Should All Children Be Able to Attend Preschool?

Should All Children Be Able to Attend Preschool?

An analysis of early education, its drawbacks, and its benefits.
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Education is the passport to the future, for tomorrow belongs to those who prepare for it today. -- Malcolm X

With nearly 6.5% of students failing to graduate high school and the United States lagging behind many other first-world countries in terms of academic achievement , It's no secret that education has been on the minds of most Americans as of late. Concerns over funding for higher education are extremely prevalent as tuition rates continue to skyrocket, leaving potential students wondering if the benefits of college could possibly outweigh the financial drawbacks.

However, there's another component of education that we persistently fail to take into consideration, despite it having a profound effect on a child's development: preschool.

Though it is commonly viewed as glorified daycare, preschool undoubtedly promotes cognitive and social development , which will become essential later on in a child's life; this is especially true of children whose parents are unable to take full charge of their child's early education due to work or other barriers. Along with teaching children fundamental skills such as cooperation and commitment to a daily schedule, the building blocks of grade school education are taught, such as basic counting and arithmetic, as well as the foundations of language and grammar. While these skills will be taught in a formal Kindergarten environment, teaching them at an earlier point allows them to be expanded upon in a quicker, more thorough fashion. Learning issues may be assessed earlier in the child's life, allowing for a more personalized education later on.


Children who attend preschool are statistically more successful educationally


The benefits of preschool are undeniable, but still many parents are made uneasy by the idea of sending their young children to school so soon. Some studies have shown that, while preschoolers have a significant advantage in Kindergarten, test scores and attitudes about school tend to drop soon after. This, however, may not be a fault of preschool necessarily, but rather, is likely a fault of the public school system as a whole, which puts unmanageable levels of stress on children. Also possible is the fact that there are multiple approaches to preschool, all with varying effects on children.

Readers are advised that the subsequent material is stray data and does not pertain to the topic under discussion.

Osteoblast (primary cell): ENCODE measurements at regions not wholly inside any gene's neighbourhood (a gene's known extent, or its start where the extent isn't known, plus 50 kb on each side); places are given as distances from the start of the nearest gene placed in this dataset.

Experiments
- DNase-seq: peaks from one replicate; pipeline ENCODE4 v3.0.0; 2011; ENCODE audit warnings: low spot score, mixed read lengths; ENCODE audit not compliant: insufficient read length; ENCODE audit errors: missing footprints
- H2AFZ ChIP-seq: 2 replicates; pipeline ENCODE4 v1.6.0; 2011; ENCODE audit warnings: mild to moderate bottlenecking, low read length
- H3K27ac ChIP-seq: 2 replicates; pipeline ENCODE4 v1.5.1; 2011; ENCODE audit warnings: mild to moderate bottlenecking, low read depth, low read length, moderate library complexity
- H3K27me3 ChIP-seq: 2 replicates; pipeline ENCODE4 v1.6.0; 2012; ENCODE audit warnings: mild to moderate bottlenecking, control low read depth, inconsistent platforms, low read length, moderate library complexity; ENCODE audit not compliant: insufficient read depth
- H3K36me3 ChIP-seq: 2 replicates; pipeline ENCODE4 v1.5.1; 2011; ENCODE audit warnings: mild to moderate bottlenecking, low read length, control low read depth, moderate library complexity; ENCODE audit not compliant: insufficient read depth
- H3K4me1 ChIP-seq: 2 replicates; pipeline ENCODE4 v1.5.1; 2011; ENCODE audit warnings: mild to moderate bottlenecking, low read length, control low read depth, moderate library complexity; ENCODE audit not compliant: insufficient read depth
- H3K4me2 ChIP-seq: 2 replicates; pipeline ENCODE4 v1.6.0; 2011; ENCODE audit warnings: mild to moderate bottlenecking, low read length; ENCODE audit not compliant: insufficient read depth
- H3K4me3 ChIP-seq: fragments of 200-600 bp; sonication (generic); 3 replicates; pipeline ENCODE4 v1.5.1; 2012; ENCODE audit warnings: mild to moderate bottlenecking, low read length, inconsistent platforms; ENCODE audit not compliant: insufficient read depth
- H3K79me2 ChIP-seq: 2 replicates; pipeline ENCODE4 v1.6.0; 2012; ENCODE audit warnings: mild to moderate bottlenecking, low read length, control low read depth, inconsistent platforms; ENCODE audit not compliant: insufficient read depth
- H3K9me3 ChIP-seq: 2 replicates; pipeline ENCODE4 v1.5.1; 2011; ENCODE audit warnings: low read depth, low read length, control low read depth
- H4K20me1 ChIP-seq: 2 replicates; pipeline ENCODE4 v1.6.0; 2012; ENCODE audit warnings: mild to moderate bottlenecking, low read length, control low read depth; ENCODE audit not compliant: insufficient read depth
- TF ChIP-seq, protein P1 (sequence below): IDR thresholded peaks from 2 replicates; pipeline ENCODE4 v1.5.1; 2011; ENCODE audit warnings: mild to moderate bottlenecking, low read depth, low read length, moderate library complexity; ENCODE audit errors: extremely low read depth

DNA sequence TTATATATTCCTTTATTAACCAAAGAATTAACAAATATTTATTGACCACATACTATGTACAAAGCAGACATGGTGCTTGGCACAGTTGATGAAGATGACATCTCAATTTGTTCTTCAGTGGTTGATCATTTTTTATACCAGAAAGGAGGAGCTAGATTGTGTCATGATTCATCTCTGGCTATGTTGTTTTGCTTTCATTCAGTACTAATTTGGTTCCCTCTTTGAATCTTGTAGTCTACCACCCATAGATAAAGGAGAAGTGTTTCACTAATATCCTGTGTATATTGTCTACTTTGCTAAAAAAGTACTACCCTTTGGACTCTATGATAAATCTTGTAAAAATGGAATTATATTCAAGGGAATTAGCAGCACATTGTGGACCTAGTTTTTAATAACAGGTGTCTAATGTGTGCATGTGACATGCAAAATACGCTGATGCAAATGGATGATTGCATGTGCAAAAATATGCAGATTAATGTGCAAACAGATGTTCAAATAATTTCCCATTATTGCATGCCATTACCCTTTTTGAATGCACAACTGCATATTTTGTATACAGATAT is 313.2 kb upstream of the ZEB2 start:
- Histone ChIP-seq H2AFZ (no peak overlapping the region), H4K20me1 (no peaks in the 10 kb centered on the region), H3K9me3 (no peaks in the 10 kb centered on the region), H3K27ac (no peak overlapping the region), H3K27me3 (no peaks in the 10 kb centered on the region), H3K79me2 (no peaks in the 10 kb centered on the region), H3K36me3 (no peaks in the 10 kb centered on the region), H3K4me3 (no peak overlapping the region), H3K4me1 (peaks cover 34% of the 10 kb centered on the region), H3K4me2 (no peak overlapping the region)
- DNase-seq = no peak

So, what approach is best? In reality, there is no one right answer. Rather, one should carefully choose a preschool that will most benefit their child. For example, a play-only preschool may be beneficial for a child who struggles with social and motor development, while an educational preschool may benefit a child who is mentally ready for kindergarten, but too young age-wise.

In the end, preschool is likely a good option for most children, and a more specialized alternative to babysitting and daycare. Though many of the skills taught in preschool can be replicated at home, some of the greatest benefits come from the need to adapt to new environments and to socialize with new individuals.



Cover Image Credit: http://globalcultiva.com

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To The Teacher Who Was So Much More

Thank you for everything
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I think it's fair to say that most people remember at least one teacher who had a lasting impact on them. I have been incredibly lucky to have several teachers who I will never forget, but one individual takes the cake. So here's to you: thank you for all you have done.

Thank you for teaching me lessons not just in the textbook.

Although you taught a great lecture, class was never just limited to the contents of the course. Debates and somewhat heated conversations would arise between classmates over politics and course material, and you always encouraged open discussion. You embraced the idea of always having an opinion, and always making it be heard, because why waste your voice? You taught me to fight for things I believed in, and to hold my ground in an argument. You taught me to always think of others before doing and speaking. You showed me the power of kindness. Thank you for all the important lessons that may not have been included in the curriculum.

Thank you for believing in me.

Especially in my senior year, you believed in me when other teachers didn't. You showed me just what I could accomplish with a positive and strong attitude. Your unwavering support kept me going, especially when I melted into a puddle of tears weekly in your office. You listened to my stupid complaints, understood my overwhelming stress-induced breakdowns, and told me it was going to be okay. Thank you for always being there for me.

Thank you for inspiring me.

You are the epitome of a role model. Not only are you intelligent and respected, but you have a heart of gold and emit beautiful light where ever you go. You showed me that service to others should not be looked at as a chore, but something to enjoy and find yourself in. And I have found myself in giving back to people, thanks to your spark. Thank you for showing me, and so many students, just how incredible one person can be.

Thank you for changing my life.